Measurement scales that use real numbers designating equal amounts to reflect relative differences in magnitude. Cannot be negative. Have the same properties of Interval scales except ratio scales always have a true zero point (at which none of the quantity under consideration is present). IE. David is 6.1 times as heavy as Melissa; etc.
• Unipolar Scales:
assess a psychological dimension that is anchored at the low end and high end (e.g. from “not at all happy” to “extremely happy”; from 0 – 10)
• Bipolar Scales:
Anchored at the Low and high ends by two opposing concepts (e.g. disagree to agree; negative to positive) and for which there is a meaningful midpoint (e.g. neither disagree nor agree; neutral). Typically use numbering scales that range from negative to positive with 0 as the midpoint.
• Pilot Testing:
A preliminary or practice study conducted before the full blown version of the study.
• Floor Effects:
problem when everyone in a sample responds at the same low level on a survey question or dependent measure.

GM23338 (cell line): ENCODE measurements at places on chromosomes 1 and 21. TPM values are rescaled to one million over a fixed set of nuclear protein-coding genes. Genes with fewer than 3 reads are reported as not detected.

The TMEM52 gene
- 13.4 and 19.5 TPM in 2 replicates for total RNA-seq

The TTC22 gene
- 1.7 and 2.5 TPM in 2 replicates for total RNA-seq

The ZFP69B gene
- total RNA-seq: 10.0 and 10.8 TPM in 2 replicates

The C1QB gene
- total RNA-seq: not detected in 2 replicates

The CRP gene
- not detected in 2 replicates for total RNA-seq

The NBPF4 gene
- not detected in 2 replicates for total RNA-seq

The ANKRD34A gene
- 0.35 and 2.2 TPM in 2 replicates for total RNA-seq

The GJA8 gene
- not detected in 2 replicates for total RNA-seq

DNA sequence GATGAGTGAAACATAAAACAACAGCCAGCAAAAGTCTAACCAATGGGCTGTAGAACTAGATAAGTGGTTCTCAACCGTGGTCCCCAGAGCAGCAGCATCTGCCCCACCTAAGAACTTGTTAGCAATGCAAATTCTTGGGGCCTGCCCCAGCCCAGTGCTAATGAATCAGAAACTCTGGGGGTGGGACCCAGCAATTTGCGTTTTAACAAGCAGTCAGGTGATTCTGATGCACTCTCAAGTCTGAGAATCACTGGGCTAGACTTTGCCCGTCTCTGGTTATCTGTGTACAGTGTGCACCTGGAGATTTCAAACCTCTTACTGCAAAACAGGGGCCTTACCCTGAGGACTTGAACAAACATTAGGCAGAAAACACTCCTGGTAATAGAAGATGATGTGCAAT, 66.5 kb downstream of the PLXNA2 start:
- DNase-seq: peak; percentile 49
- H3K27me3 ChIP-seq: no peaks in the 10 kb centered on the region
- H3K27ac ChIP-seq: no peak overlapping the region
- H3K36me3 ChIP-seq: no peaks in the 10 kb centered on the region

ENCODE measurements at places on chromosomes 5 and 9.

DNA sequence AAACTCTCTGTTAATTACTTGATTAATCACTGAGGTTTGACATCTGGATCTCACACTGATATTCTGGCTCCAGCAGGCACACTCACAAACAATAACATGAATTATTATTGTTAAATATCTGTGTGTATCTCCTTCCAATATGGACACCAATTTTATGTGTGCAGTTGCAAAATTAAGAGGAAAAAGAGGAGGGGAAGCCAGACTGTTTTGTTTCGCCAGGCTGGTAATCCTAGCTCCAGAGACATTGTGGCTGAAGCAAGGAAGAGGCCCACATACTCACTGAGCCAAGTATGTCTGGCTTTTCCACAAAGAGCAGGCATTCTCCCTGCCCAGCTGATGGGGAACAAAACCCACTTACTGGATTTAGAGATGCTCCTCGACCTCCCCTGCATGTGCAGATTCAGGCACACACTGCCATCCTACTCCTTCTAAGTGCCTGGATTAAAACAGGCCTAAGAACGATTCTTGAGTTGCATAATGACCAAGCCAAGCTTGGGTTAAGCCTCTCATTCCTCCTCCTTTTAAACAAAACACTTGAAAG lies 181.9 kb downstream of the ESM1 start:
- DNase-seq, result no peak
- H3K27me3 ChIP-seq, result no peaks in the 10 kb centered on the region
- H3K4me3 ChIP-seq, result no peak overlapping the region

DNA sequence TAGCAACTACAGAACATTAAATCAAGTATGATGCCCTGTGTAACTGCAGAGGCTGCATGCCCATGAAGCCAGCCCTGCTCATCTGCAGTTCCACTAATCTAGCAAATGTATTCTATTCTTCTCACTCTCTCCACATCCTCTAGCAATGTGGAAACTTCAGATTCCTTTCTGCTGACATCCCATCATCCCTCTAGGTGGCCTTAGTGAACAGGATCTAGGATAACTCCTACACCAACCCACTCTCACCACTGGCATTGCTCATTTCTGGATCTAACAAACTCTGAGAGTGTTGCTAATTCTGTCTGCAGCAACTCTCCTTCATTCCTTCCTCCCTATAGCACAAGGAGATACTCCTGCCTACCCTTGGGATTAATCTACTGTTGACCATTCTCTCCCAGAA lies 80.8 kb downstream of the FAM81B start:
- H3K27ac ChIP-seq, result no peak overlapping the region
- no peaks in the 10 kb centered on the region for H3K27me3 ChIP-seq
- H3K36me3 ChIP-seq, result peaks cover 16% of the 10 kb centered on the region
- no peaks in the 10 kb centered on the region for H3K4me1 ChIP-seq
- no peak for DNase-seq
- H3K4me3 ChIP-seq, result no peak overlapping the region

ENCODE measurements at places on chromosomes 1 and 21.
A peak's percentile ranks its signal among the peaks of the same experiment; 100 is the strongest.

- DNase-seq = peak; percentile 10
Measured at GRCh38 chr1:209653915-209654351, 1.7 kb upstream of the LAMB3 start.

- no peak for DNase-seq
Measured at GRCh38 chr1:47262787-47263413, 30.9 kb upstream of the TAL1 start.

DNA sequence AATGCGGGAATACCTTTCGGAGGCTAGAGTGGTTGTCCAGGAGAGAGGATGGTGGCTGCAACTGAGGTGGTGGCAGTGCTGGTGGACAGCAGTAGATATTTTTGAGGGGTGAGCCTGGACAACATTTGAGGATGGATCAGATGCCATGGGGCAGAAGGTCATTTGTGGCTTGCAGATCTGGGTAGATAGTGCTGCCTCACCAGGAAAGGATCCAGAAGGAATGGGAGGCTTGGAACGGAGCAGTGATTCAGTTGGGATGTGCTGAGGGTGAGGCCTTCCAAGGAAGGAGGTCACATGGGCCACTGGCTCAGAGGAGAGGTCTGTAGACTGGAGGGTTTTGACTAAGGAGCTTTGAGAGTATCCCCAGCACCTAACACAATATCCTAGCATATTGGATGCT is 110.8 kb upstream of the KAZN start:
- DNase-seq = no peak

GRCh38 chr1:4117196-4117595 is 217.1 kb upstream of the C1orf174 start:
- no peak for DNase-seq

• Ceiling Effects:
A methodological problem when everyone in a survey responds at a high level on a survey question or dependent measure
• Control Group:
a group used as a standard for comparison for assessing the effects of experimental manipulations or psychological treatment.
• Selection Bias:
Choosing research participants from a nonrepresentative sample by using imperfect or biased sampling techniques rather than true random sampling. This typically represents a threat to external validity.
• Nonresponse Bias: